Federal regulators approved tough net neutrality rules today. Still, the fight for internet freedom continues, and advocates say public participation will be as important as ever.
It’s official: The Federal Communications Commission (FCC) voted today to reclassify the internet as a “common carrier” service under Title II of the Communications Act to enforce strong net neutrality rules. The vote marks a victory for internet freedom activists and a historic national shift toward treating quality internet access more like an essential public good.
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Still, the battle over the future of the internet is far from over.
The FCC approved the rules in a 3-2 vote along party lines, with Democrats in the majority. The rules prevent internet providers like AT&T and Verizon from blocking legal content; degrading or slowing down their competitors’ traffic; and favoring traffic in exchange for special fees.
“The internet has redefined commerce, and as the outpouring from 4 million Americans has demonstrated, the internet is the ultimate vehicle for free expression,” said FCC Chairman Tom Wheeler, referring to the 4 million people who commented on the agency’s net neutrality proposals over the past year. “The internet is simply too important to allow broadband providers to be the ones making the rules.”
The open internet debate has taken some twists and turns since last January, when a federal appeals court threw out the FCC’s last batch of net neutrality rules and sent regulators back to the drawing board. As public comments piled up and activists rallied across the country, Wheeler eventually shed the skin of a former industry insider and scrapped a milquetoast proposal in favor of a plan rooted in Title II, which advocates say gives the FCC the legal authority it needs to defend the rules against inevitable court challenges from the industry.
The Title II decision could also have a deep impact on the effort to hold broadband companies accountable to the needs of the public and close the “digital divide” that has left low-income and rural consumers, as well as people of color, with few options to stay connected.
“We are moving as a country to saying that this service is an essential service like [landline] telephone was, and so everybody should have the opportunity to get it. That’s what Title II does,” said Harold Feld, vice president of the consumer advocacy group Public Knowledge, in a recent interview with Truthout. “By making, as a society, the decision that broadband is an essential communications service, we are embracing our digital future.”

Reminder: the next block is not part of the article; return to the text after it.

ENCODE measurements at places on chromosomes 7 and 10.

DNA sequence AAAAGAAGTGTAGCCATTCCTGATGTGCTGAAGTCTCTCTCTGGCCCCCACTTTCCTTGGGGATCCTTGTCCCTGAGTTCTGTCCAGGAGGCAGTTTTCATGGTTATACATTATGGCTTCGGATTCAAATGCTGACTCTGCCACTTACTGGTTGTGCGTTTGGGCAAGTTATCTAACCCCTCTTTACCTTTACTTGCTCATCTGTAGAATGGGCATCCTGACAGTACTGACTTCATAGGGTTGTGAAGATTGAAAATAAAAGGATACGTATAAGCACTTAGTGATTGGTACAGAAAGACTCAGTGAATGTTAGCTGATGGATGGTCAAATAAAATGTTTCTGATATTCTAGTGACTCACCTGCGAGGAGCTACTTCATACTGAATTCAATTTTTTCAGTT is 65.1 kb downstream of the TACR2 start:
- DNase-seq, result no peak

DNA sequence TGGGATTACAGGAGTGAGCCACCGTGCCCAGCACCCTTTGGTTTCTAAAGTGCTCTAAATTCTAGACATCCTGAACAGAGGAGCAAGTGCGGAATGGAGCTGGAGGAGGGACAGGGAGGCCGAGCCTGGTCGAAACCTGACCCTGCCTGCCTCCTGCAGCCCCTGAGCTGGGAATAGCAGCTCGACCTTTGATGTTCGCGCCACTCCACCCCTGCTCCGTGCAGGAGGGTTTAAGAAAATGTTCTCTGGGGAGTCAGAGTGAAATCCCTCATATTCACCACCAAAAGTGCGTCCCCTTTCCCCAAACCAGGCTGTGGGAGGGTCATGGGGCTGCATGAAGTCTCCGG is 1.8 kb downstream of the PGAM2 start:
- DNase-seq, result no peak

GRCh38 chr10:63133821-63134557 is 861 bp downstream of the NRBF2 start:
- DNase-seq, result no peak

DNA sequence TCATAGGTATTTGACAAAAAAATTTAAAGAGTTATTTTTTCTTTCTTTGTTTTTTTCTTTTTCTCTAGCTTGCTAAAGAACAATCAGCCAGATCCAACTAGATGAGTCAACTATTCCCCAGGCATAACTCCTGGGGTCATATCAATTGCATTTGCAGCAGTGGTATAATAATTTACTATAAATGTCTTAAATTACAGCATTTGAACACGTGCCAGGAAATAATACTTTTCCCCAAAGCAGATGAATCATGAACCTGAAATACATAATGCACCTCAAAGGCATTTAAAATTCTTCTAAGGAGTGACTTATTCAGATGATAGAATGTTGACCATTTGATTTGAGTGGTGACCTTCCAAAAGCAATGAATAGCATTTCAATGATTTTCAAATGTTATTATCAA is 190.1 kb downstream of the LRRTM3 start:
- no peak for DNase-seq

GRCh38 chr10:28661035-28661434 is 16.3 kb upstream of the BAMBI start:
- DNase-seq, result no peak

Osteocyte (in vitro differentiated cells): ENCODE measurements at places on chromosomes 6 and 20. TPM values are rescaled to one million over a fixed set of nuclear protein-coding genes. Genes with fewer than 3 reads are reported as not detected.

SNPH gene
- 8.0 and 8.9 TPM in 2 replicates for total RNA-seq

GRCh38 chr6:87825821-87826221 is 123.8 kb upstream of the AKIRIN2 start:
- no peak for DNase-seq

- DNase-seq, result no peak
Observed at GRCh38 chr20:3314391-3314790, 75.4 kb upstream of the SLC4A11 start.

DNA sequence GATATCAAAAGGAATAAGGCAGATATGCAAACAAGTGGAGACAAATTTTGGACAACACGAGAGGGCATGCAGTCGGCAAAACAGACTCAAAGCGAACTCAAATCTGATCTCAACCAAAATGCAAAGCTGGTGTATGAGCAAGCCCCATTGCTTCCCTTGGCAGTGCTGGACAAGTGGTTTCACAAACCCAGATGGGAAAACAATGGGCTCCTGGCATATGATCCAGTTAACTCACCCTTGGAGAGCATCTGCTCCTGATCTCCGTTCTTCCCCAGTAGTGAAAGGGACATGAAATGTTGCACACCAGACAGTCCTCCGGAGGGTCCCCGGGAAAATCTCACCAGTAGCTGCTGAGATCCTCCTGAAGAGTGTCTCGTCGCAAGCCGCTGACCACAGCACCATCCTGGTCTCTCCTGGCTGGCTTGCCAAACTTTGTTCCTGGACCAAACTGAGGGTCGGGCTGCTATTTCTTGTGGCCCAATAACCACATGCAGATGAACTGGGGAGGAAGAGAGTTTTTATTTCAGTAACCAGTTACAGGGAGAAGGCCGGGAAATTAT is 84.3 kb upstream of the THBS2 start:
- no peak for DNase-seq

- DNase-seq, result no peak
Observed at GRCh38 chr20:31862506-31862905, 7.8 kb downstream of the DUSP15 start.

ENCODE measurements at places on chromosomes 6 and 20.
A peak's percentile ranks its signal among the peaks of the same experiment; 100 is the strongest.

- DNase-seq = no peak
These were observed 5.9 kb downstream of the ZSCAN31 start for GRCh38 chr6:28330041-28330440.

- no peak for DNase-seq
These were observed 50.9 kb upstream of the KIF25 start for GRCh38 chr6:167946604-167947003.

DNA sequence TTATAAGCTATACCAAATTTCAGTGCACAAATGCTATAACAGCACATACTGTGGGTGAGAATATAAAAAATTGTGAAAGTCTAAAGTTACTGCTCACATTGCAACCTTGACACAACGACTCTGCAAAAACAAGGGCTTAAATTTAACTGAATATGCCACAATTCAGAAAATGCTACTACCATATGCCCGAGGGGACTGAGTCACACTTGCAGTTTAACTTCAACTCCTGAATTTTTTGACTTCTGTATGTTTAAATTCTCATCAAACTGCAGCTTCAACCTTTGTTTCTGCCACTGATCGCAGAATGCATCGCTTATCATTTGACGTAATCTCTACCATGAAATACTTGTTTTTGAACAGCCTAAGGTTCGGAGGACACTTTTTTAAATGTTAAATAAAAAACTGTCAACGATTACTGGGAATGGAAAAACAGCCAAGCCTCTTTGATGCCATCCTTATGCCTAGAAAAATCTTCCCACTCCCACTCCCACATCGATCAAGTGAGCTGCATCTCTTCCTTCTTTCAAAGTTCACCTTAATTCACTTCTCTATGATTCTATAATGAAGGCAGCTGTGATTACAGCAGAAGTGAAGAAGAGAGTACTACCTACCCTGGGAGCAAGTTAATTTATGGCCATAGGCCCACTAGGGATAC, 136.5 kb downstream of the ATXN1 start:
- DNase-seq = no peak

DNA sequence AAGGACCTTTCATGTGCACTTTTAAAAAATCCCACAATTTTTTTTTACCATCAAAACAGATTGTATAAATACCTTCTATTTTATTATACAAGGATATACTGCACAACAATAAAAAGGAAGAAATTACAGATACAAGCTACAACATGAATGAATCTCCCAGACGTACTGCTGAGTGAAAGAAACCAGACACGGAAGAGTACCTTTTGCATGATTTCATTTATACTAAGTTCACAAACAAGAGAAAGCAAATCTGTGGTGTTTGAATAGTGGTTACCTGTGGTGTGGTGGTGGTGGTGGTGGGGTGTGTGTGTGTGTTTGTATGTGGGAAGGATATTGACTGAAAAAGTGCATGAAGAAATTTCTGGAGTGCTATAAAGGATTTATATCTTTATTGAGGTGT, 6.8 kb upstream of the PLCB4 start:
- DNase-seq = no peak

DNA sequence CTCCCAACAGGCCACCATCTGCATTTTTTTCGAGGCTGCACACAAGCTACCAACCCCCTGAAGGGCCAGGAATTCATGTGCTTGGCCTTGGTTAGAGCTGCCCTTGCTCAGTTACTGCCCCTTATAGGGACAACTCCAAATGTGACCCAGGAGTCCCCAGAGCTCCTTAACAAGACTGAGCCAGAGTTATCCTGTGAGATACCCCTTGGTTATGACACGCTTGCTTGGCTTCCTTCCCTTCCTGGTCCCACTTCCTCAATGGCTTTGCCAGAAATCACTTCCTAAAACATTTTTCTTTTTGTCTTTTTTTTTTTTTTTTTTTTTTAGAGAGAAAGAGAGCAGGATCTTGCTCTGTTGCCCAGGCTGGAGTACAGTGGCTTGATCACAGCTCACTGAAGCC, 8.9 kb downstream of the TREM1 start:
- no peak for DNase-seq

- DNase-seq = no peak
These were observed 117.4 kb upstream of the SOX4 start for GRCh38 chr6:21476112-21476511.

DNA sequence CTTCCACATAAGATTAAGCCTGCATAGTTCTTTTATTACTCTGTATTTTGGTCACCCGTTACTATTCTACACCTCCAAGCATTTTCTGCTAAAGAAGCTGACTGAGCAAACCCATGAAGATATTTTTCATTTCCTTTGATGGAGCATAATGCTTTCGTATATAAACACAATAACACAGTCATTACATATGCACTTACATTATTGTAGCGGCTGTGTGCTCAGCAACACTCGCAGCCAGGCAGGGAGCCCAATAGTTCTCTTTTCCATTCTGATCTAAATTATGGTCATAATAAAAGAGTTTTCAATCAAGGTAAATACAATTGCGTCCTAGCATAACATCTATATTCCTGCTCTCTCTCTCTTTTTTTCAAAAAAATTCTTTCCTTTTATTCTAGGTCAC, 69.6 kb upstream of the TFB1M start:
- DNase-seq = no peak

Depending on whom you talk to, today’s vote is either a victory for consumers, civil rights activists and a ragtag coalition of grassroots advocates that formed an alliance with Silicon Valley to take on the behemoth telecoms, or a government power grab that will turn the internet into a lumbering public utility and squash technological innovation and investment.
The truth is a bit more complicated, and it remains unclear if and how the FCC will use the new rules to hold incumbent telecoms like AT&T and Verizon accountable to the public. Here’s the good news: Like the debate that brought us to today’s historic ruling, the public can have a say in how this implementation plays out. In fact, advocates say public participation is crucial.
“[Today] we celebrate. Friday we get back to work,” said Craig Aaron, CEO of Free Press, one the groups that has spent years campaigning for tough net neutrality rules.
Aaron said the most immediate threats to net neutrality would come from Congress, where Republicans could introduce legislation that would defund the FCC, overturn the new rules or undermine the agency’s enforcement authority. Such legislation would face Obama’s veto pen, however, and industry-backed compromise legislation that would establish net neutrality rules but undermine the FCC’s enforcement authority has already failed to find bipartisan support.
“Congress is going to have to decide, and the Republican leadership in Congress is going to have to decide, if this is the thing they want to go to war on,” Aaron said.
Republicans are currently furious over the Title II reclassification, which they have billed as a government takeover of the internet that President Obama bullied the FCC into orchestrating.
The saber rattling was already underway on Wednesday at a heated committee hearing in the House that served as a perfect example of how net neutrality, an issue wrapped in industry lingo and fine print, is subject to such heavy spin that opponents and proponents don’t even seem to be talking about the same thing.
“The closer we get to the FCC rubber-stamping President Obama’s internet grab, the more disturbing it becomes,” said committee Chair Rep. Greg Walden, in a statement. “Consumers, innovators and job creators all stand to lose from this misguided approach.”